* Opposition calls for protests on Tuesday
* Demonstrations against Islamist-backed constitution
* Public prosecutor resigns, opposition cheers
By Giles Elgood
CAIRO, Dec 18 Egypt's opposition plans new
protests on Tuesday against a planned Islamist-backed
constitution that looks set to be approved in the second round
of a referendum next weekend.
Islamist President Mohamed Mursi obtained a 57 percent "yes"
vote for the constitution in initial voting on Saturday, his
party said, less than he had hoped for.
The result is likely to embolden the opposition, which says
the law is too Islamist, although the second round is expected
to result in another "yes", while underlining the deep divisions
that have riven Egypt since Hosni Mubarak's fall.
On Monday, protesters broke out into cheers when the public
prosecutor Mursi appointed just last month announced his
resignation. They said it was a victory for the independence of
But they are unlikely to win Saturday's referendum second
round, to be held in districts seen as even more sympathetic
towards Mursi's Muslim Brotherhood, which won elections held
after Mubarak was ousted in February 2011.
The opposition National Salvation Front said there were
widespread voting violations in the first round of the
referendum vote and urged organisers to ensure that the second
round was properly supervised.
It has called for protests across Egypt on Tuesday "to stop
forgery and bring down the invalid draft constitution" and wants
organisers to re-run the first round of voting.
In Cairo, the Front plans to hold demonstrations at Tahrir
Square, cradle of the revolution that toppled Mubarak, and
outside Mursi's presidential palace, still ringed with tanks
after earlier protests.
"Down with the constitution of the Brotherhood," the Front
said in a statement. "Down with the constitution of tyranny."
The build-up to the first round saw clashes between
supporters and opponents of Mursi in which eight people died.
Demonstrations in Cairo have been more peaceful, although rival
factions clashed on Friday in Alexandria, Egypt's second biggest
On Monday, more than 1,300 members of the General
Prosecution gathered outside the office of Public Prosecutor
Talaat Ibrahim to demand that he leave his post.
Hours later, Ibrahim announced he had resigned and the crowd
cheered, "God is Great! Long live justice!" and "Long live the
independence of the judiciary!" witnesses said.
Official results of the referendum will come only after the
second round, but one newspaper calculated that out of every 100
Egyptians, 18 voted "yes", 13 voted "no" and the rest did not
participate, buttressing opposition claims that Mursi had failed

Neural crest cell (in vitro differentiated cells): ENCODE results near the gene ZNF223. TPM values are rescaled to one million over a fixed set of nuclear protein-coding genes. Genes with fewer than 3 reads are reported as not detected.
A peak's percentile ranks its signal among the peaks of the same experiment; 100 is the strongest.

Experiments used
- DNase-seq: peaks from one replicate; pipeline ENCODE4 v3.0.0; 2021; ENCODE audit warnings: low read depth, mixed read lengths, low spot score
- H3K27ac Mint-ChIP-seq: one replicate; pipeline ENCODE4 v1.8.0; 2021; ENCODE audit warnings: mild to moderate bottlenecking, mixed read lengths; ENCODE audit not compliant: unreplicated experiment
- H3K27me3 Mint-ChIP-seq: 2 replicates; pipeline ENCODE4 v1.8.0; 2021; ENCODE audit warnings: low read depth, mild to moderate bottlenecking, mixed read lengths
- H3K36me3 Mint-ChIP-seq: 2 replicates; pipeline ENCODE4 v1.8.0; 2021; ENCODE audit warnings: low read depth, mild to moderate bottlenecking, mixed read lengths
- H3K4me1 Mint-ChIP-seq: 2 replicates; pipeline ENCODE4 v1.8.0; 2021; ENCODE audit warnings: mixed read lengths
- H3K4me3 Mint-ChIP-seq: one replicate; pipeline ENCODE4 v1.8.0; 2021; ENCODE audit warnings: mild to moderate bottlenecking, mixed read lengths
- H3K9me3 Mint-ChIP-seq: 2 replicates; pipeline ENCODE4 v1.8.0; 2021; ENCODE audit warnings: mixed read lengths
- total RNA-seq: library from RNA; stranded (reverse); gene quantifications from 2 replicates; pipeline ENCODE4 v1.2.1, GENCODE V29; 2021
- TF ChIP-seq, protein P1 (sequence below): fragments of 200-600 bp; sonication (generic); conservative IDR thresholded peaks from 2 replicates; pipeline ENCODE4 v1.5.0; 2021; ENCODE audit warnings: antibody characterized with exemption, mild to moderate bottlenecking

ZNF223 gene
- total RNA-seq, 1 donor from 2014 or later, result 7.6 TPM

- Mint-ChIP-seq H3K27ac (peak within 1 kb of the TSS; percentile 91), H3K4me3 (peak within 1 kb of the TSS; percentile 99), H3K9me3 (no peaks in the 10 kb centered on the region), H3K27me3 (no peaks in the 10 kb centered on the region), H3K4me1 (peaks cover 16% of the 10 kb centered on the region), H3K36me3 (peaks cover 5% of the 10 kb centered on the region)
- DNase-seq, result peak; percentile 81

to secure real backing.
The closeness of the first-round tally and low turnout give
Mursi scant comfort as he seeks to assemble support for
difficult economic reforms to reduce the budget deficit.
He will hold a further round of national unity talks with
political leaders on Tuesday, but the National Salvation Front
is expected to stay away, as it has in the past.
The lack of a clear result in the plebiscite so far has
complicated matters for Mursi, strengthening the fractious
opposition and casting doubt over the credibility of the
constitution, political analysts believe.
"This percentage ... will strengthen the hand of the
National Salvation Front and the leaders of this Front have
declared they are going to continue this fight to discredit the
constitution," said Mustapha Kamal Al-Sayyid, a professor of
political science at Cairo University.
Mursi would be likely to become more unpopular with the
introduction of planned austerity measures, polarising society
further, Sayyid told Reuters.
If the constitution passes next weekend, national elections
can take place early next year, something many hope will usher
in a much-needed period of stability in Egypt.
To tackle the budget deficit, the government needs to impose
tax rises and cut back fuel subsidies. Uncertainty surrounding
economic reform plans has already forced the postponement of a
$4.8 billion loan from the International Monetary Fund. The
Egyptian pound has fallen to eight-year lows against the dollar.
Mursi and his backers say the constitution is vital to
moving Egypt's democratic transition forward. Opponents say the
document is too Islamist and ignores the rights of women and of
minorities, including Christians who make up 10 percent of the
Demonstrations erupted when Mursi awarded himself extra
powers on Nov. 22 and then fast-tracked the constitution through
an assembly dominated by his Islamist allies and boycotted by
The referendum is being held over two days because many of
the judges needed to oversee polling staged a boycott in
protest. In order to pass, the constitution must be approved by
more than 50 percent of those casting ballots.